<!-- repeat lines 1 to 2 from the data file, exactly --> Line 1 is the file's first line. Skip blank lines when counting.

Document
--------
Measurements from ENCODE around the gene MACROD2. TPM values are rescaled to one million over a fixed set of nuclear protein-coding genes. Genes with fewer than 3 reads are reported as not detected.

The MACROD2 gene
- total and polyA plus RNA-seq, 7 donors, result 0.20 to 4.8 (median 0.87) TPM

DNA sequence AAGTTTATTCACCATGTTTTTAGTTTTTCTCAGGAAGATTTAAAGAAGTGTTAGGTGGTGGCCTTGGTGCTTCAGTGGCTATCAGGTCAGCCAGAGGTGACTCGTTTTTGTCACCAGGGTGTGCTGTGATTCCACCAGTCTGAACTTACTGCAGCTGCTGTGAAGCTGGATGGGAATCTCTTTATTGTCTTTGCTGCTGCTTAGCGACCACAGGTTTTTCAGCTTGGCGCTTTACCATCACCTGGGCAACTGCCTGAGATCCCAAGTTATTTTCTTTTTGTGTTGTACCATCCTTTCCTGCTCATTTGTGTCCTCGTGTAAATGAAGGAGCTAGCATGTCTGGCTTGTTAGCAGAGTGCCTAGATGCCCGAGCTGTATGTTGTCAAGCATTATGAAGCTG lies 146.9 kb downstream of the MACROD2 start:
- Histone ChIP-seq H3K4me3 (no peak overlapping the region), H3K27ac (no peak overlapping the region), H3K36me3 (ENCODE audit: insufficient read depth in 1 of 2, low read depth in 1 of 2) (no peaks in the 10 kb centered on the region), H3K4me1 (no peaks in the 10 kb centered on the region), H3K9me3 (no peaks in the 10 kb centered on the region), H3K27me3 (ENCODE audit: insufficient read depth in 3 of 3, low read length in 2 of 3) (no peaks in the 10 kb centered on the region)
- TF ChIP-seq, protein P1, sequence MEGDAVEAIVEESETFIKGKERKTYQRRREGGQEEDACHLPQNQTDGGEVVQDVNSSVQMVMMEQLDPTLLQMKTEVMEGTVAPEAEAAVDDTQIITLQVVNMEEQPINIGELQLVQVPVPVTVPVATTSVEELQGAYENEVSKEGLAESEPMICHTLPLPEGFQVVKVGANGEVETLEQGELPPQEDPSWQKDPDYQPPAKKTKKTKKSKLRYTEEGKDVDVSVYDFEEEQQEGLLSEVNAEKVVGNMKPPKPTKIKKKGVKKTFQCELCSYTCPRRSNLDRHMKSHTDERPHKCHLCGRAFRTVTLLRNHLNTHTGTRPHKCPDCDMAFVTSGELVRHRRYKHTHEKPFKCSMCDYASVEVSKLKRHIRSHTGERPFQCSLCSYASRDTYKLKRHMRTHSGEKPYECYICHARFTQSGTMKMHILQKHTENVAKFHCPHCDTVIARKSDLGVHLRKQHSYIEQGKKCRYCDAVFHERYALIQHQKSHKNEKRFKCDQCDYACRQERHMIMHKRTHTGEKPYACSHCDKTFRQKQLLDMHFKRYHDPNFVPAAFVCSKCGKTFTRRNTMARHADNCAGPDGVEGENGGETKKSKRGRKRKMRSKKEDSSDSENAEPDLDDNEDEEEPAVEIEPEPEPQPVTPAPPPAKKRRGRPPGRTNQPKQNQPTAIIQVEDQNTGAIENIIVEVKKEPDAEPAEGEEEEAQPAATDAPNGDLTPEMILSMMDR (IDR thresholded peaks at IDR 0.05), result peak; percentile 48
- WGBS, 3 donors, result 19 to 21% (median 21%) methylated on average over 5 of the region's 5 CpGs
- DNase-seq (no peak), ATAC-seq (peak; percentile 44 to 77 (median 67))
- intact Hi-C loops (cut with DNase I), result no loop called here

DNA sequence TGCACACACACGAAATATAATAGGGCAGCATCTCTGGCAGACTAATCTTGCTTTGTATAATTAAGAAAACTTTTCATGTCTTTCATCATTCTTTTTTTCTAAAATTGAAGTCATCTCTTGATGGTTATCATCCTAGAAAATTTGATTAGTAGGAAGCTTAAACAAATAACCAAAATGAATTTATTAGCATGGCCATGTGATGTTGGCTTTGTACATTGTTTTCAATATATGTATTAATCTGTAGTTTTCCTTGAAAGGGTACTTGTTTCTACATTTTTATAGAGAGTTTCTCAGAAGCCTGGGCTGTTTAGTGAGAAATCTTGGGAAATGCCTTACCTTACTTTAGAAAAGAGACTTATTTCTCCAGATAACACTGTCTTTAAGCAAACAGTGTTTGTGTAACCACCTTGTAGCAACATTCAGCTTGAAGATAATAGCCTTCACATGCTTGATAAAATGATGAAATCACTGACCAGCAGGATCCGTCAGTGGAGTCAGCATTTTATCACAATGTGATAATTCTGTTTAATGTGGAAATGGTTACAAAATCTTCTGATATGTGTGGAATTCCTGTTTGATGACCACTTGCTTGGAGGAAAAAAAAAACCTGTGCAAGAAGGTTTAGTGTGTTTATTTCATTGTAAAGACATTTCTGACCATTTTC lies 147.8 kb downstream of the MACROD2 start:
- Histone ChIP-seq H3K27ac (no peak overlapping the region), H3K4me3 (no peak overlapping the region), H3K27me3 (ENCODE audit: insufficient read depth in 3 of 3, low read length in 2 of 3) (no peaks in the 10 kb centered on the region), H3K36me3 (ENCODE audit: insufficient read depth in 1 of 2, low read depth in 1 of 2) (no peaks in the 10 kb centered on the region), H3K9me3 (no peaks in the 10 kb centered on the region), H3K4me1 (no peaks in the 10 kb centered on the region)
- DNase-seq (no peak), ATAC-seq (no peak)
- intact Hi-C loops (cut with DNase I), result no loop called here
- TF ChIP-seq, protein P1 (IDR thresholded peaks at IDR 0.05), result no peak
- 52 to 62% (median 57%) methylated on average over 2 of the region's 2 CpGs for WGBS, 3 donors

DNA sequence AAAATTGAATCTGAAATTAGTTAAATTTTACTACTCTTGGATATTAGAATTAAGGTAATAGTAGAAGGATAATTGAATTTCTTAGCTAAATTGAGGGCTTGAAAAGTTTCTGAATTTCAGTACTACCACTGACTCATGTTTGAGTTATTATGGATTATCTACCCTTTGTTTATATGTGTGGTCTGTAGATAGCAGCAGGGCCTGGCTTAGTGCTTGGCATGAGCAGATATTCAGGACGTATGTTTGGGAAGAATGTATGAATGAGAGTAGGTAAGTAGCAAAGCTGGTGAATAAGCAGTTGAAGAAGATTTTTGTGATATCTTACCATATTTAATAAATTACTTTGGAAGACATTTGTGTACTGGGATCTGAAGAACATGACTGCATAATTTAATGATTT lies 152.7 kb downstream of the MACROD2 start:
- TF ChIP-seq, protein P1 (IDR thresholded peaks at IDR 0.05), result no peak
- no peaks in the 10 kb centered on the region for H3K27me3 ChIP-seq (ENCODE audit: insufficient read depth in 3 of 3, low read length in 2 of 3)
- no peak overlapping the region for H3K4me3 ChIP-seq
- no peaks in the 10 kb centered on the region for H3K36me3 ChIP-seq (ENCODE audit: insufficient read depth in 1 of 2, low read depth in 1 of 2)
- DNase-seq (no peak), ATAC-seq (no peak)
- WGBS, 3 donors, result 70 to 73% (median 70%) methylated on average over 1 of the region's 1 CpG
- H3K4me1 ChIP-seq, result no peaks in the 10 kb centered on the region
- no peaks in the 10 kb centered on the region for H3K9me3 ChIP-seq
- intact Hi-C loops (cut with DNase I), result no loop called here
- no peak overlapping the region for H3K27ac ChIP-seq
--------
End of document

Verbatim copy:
Measurements from ENCODE around the gene MACROD2. TPM values are rescaled to one million over a fixed set of nuclear protein-coding genes. Genes with fewer than 3 reads are reported as not detected.

The MACROD2 gene